From the commencement of settlement negotiations on December 23, 2014, it was clear that Caira wanted to receive the insurance policy limit but was unwilling to provide a release of Madigan-Fried and Groom. Zurich responded in a timely manner by conditioning the payment of the available policy limit on the release of all claims against its insureds. During their ensuing negotiations over several months, neither party wavered from its essential demand. In our view, Zurich’s settlement position was reasonably and correctly based on its interpretation of Lazaris, 428 Mass. at 504-506. Simply put, “to pay without a release is not a settlement.” Id. at 506. The availability of excess insurance did not change the applicability of Lazaris to the facts in the present case, and was not material to Zurich’s legally sound settlement position. Accordingly, we conclude that Zurich did not engage in unfair claim settlement practices in violation of G. L. c. 176D, § 3(9)(f), and c. 93A, § 2. The judge properly granted summary judgment in its favor.
- Request for continuance. Caira contends that the judge erred in denying Caira’s motion for a continuance of the summary judgment hearing. Rule 56(f) of the Massachusetts Rules of Civil Procedure permits a judge to grant a continuance where a nonmoving party needs to conduct discovery or to take depositions for the purpose of presenting facts in opposition to the summary judgment motion. Caira argues that more extensive discovery, including depositions of employees of Zurich, was necessary to produce additional evidence of unfair claim settlement practices. We disagree.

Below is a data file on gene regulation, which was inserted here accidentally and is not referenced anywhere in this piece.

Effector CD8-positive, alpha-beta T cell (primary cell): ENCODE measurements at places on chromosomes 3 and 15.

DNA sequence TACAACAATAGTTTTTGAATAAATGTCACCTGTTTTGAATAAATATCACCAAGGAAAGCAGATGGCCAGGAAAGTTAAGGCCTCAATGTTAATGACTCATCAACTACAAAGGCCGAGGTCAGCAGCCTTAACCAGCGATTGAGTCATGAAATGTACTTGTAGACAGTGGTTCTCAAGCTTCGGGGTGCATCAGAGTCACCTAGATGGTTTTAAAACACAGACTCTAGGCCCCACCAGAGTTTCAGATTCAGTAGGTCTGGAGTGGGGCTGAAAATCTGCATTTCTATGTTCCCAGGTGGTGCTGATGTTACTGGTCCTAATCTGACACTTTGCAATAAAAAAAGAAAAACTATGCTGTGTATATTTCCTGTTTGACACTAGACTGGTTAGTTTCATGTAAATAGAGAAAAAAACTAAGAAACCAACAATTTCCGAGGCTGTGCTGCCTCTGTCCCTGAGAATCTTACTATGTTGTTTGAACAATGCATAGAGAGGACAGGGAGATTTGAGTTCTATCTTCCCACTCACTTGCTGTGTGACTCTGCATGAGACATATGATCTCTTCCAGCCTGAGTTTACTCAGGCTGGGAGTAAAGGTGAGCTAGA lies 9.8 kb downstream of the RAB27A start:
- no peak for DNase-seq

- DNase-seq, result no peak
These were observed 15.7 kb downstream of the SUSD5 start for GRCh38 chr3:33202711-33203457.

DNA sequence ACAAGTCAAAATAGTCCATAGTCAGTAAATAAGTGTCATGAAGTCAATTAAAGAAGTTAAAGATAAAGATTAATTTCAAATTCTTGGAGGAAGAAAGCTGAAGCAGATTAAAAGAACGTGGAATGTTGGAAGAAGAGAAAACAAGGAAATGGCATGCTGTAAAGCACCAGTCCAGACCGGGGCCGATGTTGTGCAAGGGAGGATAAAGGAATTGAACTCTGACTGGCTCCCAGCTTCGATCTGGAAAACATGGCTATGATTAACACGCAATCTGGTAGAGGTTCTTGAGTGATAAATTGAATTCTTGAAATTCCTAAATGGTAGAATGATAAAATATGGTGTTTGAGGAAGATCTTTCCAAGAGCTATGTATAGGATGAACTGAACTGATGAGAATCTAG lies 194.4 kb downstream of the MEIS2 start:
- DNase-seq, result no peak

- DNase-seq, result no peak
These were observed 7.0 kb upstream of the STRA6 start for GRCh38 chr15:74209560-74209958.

A judge’s refusal to grant a continuance is “a discretionary ruling which will be set aside only upon a clear showing of an abuse of discretion.” Commonwealth v. Fall River Motor Sales, Inc., 409 Mass. 302, 307 (1991). “One common reason for the denial of a continuance . . . is the irrelevance of further discovery to the issue being adjudicated in summary judgment.” Id. at 308. Here, the judge’s decision was predicated on whether, pursuant to Lazaris, it was proper for Zurich to condition the offer of its policy limit on a release of its insureds. As the judgment was based on the determination that Zurich acted in good faith to protect its insureds, which, as a matter of law, is not an unfair or deceptive act, additional discovery purporting to show bad faith on other grounds would have been immaterial. Accordingly, we conclude that the judge did not abuse his discretion in denying Caira’s motion for a continuance.